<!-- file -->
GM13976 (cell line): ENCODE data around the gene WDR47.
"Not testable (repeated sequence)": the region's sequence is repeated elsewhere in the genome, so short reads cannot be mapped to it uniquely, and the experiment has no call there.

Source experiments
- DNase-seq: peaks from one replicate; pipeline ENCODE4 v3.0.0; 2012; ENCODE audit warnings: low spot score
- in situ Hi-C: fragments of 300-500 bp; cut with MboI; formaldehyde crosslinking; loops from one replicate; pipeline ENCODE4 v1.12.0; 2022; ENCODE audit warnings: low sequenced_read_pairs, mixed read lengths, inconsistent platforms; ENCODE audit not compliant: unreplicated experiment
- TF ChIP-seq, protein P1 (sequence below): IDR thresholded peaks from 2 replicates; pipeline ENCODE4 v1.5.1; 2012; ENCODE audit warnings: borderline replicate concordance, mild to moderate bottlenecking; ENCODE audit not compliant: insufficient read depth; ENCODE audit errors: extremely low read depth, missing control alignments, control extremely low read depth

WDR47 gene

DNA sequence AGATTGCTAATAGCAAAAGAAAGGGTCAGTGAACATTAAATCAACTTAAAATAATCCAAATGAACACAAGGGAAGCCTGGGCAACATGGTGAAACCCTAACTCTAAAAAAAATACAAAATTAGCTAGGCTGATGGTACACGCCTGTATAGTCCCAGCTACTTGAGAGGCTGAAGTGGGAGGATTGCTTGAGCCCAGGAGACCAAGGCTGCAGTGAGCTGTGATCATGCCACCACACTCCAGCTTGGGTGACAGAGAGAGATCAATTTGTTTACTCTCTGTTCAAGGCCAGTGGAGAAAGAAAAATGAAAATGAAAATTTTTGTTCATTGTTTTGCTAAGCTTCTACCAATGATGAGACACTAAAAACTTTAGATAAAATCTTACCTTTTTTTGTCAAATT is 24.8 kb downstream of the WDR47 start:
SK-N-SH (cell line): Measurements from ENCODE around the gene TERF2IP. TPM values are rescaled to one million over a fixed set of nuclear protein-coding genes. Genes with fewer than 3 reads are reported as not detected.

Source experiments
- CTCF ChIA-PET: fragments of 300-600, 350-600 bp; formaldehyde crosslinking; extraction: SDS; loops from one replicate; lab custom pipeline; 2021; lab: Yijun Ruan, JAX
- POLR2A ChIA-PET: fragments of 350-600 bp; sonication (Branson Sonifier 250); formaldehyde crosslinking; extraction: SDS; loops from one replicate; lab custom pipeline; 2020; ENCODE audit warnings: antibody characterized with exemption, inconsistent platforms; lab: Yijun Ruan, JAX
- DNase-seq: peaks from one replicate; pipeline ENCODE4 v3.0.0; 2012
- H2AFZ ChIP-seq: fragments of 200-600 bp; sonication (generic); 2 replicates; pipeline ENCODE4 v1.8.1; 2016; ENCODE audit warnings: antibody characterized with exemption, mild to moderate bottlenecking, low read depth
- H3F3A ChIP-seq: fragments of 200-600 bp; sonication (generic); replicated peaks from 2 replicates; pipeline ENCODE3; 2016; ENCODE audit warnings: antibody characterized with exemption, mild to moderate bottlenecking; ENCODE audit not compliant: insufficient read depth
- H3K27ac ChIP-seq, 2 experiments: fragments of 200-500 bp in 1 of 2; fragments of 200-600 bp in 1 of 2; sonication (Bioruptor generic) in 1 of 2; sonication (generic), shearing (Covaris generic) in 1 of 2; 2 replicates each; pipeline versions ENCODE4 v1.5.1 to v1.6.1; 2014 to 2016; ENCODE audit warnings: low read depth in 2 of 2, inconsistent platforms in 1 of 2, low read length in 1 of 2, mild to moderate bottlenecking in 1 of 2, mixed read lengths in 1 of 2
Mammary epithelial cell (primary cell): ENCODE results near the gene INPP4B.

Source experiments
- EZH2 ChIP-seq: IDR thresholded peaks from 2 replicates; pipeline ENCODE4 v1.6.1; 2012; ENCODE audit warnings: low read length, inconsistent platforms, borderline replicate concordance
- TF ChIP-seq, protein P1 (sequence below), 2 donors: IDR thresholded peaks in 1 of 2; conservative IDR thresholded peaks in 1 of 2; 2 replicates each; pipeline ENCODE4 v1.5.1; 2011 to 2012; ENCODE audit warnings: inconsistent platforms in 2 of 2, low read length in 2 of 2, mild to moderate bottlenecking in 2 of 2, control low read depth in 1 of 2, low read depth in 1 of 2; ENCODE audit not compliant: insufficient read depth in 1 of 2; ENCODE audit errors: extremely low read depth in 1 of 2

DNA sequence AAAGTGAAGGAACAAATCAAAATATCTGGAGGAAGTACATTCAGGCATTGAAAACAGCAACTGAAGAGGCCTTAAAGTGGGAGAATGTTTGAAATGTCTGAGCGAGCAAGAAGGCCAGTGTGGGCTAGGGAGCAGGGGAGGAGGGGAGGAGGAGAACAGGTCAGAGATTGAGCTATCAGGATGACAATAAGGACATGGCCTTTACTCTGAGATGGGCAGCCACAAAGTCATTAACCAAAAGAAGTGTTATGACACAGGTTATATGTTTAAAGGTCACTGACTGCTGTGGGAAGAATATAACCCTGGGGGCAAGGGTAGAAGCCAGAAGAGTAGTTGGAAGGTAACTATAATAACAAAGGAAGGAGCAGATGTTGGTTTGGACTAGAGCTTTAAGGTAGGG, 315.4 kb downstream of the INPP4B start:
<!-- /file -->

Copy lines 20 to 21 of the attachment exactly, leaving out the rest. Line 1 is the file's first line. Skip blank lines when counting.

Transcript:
- TF ChIP-seq, protein P1 (sequence below), 2 donors: IDR thresholded peaks in 1 of 2; conservative IDR thresholded peaks in 1 of 2; 2 replicates each; pipeline ENCODE4 v1.5.1; 2011 to 2012; ENCODE audit warnings: inconsistent platforms in 2 of 2, low read length in 2 of 2, mild to moderate bottlenecking in 2 of 2, control low read depth in 1 of 2, low read depth in 1 of 2; ENCODE audit not compliant: insufficient read depth in 1 of 2; ENCODE audit errors: extremely low read depth in 1 of 2

DNA sequence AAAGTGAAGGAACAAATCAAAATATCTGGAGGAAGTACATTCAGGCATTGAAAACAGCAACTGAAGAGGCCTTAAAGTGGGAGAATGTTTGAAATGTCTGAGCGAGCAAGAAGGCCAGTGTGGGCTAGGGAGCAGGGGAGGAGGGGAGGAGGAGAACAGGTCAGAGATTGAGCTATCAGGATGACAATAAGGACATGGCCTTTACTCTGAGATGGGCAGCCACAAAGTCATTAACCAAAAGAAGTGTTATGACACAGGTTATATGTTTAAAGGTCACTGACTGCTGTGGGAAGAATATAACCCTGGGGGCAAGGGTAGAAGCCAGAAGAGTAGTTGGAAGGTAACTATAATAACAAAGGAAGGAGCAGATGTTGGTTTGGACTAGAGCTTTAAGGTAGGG, 315.4 kb downstream of the INPP4B start: